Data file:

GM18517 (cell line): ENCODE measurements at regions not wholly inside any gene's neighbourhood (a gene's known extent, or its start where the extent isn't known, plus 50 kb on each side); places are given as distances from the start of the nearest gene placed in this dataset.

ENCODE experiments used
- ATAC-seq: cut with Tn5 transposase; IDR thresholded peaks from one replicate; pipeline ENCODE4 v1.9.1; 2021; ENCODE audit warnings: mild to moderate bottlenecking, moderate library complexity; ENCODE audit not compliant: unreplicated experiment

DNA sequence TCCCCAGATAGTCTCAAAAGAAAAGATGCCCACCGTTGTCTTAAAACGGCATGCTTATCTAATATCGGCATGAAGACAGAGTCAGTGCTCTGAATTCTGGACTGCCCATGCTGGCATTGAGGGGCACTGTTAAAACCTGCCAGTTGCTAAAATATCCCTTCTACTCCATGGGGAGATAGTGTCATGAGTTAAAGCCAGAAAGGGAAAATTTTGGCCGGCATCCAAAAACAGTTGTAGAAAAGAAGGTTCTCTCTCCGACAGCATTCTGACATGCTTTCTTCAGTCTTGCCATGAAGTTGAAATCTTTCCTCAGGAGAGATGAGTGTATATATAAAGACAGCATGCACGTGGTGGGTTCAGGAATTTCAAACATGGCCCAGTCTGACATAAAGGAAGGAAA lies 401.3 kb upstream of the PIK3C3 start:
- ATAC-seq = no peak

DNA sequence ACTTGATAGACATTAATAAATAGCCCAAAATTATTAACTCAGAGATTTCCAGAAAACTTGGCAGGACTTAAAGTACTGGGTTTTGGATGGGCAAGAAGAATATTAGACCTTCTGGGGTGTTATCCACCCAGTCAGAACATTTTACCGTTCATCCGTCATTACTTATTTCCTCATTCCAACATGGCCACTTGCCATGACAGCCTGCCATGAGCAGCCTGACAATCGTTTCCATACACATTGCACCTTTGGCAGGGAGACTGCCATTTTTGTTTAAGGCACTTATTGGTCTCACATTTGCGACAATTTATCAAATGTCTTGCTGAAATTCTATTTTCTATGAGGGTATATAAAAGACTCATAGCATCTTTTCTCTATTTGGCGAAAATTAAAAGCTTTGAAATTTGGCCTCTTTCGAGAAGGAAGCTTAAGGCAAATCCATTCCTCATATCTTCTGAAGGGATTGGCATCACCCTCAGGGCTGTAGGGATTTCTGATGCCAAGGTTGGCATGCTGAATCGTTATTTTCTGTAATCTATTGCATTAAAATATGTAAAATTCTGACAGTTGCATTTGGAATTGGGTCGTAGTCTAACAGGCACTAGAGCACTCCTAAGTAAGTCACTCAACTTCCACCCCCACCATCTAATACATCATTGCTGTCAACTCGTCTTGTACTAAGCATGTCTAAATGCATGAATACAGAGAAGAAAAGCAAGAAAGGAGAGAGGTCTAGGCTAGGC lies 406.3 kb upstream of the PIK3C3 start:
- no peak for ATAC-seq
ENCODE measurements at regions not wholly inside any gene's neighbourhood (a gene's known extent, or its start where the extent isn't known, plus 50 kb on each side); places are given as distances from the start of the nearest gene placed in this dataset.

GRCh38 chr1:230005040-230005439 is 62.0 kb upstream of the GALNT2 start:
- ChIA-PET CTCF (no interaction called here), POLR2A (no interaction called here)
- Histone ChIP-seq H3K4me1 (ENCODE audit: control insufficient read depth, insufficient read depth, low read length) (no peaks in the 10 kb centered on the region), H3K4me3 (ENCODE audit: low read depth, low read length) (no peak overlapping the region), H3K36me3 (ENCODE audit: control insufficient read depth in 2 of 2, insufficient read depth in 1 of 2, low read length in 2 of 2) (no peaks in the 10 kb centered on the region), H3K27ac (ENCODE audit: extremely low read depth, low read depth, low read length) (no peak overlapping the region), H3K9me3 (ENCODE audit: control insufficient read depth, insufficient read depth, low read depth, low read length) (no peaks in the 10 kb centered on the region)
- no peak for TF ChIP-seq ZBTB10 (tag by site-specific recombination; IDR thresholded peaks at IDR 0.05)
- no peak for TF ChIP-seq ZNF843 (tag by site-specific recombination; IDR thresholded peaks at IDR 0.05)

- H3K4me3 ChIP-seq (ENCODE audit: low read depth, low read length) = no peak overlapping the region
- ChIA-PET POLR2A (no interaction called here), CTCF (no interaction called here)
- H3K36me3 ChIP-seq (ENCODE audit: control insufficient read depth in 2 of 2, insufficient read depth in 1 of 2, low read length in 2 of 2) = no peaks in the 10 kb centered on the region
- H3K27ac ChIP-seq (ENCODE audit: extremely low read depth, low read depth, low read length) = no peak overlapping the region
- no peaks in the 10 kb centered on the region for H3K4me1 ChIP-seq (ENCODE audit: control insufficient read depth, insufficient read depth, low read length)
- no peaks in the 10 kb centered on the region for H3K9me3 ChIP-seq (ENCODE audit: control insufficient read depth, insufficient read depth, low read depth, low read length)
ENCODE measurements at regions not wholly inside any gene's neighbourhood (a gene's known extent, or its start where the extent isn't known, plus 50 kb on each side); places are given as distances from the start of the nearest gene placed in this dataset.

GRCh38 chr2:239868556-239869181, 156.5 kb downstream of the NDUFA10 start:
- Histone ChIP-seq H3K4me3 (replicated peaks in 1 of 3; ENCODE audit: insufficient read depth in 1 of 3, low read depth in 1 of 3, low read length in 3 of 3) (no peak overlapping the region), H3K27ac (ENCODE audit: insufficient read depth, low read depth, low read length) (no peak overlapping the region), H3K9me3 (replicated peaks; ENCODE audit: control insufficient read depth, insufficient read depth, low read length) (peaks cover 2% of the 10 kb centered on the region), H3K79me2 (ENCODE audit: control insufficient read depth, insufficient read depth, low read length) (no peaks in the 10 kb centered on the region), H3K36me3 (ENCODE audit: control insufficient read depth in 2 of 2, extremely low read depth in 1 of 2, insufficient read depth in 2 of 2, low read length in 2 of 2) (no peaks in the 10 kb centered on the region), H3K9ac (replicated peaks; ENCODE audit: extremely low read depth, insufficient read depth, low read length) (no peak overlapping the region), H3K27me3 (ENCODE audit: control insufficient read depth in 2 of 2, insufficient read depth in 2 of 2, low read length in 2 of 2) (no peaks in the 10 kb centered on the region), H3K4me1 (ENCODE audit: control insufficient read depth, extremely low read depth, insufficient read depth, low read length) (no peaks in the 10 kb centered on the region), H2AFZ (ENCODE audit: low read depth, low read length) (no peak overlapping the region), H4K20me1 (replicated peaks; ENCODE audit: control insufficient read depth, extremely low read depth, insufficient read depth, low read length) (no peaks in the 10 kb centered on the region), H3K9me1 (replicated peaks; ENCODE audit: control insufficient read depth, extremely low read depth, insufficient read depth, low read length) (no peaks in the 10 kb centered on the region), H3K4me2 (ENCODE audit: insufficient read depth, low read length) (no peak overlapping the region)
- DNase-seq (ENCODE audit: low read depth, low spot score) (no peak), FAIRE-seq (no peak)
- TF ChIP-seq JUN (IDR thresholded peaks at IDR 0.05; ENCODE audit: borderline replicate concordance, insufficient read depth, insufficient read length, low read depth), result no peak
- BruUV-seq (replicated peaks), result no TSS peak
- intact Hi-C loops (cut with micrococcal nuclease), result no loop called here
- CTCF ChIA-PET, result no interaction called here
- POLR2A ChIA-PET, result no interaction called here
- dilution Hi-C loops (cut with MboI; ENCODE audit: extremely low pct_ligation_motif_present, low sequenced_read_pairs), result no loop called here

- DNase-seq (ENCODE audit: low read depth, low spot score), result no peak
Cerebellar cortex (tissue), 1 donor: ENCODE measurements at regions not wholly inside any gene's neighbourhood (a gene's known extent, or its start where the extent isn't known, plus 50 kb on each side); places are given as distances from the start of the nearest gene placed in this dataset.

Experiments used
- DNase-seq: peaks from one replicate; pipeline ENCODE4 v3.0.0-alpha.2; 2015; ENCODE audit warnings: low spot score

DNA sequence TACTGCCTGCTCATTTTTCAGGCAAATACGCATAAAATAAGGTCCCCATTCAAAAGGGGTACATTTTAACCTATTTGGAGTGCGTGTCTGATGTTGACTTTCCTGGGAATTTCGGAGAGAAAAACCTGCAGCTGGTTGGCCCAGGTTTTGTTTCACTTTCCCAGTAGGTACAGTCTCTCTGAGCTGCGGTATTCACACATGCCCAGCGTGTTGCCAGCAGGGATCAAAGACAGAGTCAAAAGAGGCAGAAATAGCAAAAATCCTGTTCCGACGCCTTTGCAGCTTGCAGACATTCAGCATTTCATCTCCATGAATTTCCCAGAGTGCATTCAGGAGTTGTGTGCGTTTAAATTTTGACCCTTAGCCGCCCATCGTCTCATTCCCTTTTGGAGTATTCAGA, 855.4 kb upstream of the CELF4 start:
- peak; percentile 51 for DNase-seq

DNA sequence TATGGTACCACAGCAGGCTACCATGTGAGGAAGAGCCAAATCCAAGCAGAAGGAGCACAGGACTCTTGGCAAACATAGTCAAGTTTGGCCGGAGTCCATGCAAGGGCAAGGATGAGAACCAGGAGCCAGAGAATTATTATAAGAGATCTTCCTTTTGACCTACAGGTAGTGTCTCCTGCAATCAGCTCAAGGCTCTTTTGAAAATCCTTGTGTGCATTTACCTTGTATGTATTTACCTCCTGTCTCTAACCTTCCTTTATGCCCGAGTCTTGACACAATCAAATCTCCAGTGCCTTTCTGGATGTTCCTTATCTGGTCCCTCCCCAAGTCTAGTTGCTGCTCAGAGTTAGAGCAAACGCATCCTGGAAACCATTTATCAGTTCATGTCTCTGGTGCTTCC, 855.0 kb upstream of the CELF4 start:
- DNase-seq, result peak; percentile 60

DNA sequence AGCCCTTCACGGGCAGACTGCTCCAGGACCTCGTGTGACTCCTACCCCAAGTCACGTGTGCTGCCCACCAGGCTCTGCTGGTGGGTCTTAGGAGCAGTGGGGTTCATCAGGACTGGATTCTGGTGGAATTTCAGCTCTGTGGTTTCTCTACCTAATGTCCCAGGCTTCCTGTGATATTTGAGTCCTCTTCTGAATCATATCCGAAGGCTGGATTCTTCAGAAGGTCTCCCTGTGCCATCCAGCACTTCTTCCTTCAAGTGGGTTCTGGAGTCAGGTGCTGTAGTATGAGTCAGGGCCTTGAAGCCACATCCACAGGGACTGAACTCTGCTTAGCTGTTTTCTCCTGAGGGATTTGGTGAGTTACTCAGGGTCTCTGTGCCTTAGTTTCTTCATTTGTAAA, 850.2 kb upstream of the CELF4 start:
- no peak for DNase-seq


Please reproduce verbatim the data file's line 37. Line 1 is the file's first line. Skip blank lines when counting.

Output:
- DNase-seq, result peak; percentile 60